There is no ideal position for giving birth and it varies from woman to woman. You may use several upright positions during this phase of the birth and can give birth in any one of them. The supine or reclining position is by far the least advantageous, working against gravity and reducing the space within the pelvis. When you are upright, the pelvic joints are not constricted, as they would be lying down, and this allows a degree of movement and expansion of the pelvic diameters so the internal shape of the pelvis can accommodate the baby’s head with maximal space as it descends in labour. In the final stages, the back wall of the pelvis (sacrum and coccyx) are free to move back, increasing the diameters of the pelvic outlet to make plenty of space for your baby to come out.

After your baby is born and you are enjoying the pleasure of holding him or her in your arms for the first time, it’s a good idea to sit upright so you can hold your baby skin-to-skin and position your baby well for the first contact with your breast. Then, while you are welcoming your baby and the first breastfeed begins, gravity will be helping your placenta to separate and your uterus to contract down efficiently to prevent excessive blood loss.

In an active birth, partners are often actively involved in giving both emotional and physical support. This active sharing of the birth experience can be very fulfilling and memorable and is a good start to a new relationship as parents and the start of your new family. An active birth usually results in minimal trauma for the baby during the birth process. Generally, the baby is likely to be born in optimal condition, bonding after birth and the first breastfeeding are facilitated and the mother generally feels good and recovers well from the birth, which makes caring for the newborn baby easier.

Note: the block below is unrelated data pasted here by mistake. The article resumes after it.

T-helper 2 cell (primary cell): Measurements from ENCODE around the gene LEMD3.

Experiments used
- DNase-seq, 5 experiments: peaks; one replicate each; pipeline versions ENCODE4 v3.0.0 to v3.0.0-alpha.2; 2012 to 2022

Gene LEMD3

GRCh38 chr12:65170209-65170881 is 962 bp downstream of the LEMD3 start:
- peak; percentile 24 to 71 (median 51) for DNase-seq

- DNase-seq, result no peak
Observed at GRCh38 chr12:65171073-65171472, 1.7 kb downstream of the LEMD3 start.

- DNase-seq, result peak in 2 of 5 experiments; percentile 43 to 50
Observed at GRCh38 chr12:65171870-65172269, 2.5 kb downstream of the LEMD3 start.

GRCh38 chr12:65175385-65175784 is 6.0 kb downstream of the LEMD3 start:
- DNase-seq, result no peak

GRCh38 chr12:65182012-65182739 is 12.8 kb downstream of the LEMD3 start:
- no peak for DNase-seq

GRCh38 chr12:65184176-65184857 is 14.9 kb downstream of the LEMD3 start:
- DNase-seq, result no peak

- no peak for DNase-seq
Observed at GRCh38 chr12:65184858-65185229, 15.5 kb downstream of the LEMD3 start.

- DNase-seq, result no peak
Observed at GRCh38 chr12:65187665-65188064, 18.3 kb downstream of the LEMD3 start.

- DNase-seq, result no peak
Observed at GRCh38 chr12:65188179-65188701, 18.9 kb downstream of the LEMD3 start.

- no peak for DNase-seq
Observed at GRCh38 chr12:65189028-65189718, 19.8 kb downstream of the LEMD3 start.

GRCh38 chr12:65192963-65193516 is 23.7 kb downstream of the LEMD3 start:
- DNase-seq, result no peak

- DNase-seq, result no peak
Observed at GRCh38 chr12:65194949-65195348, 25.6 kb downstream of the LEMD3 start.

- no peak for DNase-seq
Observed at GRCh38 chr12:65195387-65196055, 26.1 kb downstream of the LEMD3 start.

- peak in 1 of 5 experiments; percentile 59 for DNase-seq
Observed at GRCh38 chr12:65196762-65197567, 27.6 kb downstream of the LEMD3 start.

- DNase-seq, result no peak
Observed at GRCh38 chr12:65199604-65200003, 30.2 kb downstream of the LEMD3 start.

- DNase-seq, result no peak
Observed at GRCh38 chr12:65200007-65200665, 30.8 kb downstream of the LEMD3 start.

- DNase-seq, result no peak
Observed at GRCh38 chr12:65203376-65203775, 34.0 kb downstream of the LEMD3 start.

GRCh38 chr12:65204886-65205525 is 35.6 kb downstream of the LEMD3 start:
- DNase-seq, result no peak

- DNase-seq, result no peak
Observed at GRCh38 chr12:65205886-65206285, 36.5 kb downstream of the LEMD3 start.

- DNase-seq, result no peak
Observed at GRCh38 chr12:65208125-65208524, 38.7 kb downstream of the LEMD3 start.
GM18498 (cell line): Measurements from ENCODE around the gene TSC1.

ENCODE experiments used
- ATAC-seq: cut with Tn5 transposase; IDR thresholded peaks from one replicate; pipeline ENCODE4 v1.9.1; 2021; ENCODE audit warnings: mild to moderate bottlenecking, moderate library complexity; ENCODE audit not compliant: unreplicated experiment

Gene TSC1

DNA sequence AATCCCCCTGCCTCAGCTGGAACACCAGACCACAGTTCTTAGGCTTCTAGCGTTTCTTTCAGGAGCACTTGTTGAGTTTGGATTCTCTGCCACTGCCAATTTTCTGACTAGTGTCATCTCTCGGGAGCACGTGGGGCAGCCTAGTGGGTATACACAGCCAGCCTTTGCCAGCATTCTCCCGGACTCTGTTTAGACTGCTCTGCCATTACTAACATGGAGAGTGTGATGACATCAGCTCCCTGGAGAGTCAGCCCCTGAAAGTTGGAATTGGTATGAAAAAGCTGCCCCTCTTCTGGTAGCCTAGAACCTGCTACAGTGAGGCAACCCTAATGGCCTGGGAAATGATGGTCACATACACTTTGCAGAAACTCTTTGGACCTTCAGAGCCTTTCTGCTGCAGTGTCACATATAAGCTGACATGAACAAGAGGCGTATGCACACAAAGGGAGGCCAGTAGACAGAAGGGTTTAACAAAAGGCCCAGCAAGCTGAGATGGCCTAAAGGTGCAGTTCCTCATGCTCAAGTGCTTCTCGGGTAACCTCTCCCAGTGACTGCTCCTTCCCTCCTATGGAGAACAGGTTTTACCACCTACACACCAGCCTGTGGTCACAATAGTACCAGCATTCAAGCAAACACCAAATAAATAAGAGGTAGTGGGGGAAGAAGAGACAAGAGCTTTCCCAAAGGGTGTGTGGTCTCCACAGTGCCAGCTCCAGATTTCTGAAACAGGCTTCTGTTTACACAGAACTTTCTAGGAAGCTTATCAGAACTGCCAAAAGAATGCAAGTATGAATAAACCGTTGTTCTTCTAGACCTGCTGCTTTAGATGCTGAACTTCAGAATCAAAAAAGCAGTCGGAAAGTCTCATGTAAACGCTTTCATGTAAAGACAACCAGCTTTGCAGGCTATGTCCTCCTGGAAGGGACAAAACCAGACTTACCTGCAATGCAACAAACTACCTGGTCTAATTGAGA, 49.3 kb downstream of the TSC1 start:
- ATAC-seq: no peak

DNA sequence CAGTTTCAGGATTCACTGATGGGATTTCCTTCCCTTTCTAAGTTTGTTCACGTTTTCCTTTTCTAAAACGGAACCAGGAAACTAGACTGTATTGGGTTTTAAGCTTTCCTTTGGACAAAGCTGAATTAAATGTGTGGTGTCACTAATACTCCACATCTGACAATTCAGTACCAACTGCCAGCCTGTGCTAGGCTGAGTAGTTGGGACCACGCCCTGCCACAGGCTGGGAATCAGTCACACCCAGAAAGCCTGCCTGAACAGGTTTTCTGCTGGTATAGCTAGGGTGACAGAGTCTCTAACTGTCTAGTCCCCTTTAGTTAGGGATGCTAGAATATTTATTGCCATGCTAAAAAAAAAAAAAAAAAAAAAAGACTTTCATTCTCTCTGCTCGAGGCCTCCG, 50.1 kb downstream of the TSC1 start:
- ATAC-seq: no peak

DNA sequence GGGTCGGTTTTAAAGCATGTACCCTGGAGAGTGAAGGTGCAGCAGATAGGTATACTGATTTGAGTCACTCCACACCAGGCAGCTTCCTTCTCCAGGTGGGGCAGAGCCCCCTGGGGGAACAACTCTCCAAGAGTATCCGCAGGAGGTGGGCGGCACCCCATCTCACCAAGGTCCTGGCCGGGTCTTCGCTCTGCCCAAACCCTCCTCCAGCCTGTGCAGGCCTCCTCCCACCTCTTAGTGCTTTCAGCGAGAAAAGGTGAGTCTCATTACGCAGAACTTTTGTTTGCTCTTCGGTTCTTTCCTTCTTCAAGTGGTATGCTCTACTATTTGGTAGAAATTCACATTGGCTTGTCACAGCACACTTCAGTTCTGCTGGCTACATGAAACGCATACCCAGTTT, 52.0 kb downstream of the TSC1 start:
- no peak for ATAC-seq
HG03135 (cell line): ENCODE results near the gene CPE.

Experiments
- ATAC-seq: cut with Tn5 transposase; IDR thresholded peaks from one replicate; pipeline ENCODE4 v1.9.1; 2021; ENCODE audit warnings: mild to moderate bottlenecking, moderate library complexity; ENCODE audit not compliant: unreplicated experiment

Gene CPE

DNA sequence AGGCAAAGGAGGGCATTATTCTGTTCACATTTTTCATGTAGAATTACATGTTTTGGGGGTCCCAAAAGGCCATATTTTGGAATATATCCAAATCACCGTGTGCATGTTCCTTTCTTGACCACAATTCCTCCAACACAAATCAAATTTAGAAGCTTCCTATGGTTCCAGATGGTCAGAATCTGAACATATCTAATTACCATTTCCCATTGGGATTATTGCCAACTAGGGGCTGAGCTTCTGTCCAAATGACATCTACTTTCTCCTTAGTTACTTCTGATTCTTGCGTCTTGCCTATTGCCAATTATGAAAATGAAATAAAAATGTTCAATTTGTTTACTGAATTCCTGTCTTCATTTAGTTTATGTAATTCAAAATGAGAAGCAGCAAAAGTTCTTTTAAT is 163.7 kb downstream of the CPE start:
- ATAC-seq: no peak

Birth hormones

Two important elements in an active birth are the quiet presence of a supportive midwife and the right kind of atmosphere in the labour room. The room needs to be comfortable, warm, calm and peaceful so you have enough privacy and security to let yourself go, to be noisy if you need to and to relax and rest in between the contractions without distraction.

When the lights are turned down low or the curtains are drawn and it’s quiet, your body produces high levels of the special hormone called oxytocin, which stimulates good, strong contractions. You also produce floods of hormones called endorphins, which are natural painkillers and relaxants. Combined with the benefits of being upright, these hormones help you to forget about everything else, to sink into your labour and concentrate on the contractions. Once you can relax with it, labour usually progresses well, leading to an efficient second stage and a successful birth. It’s important to understand that labour and birth are involuntary; that is, the uterus contracts spontaneously, first to open the womb and then to give birth to the baby. All this happens without your conscious control. It’s not about doing anything and is more to do with relaxing and letting it happen.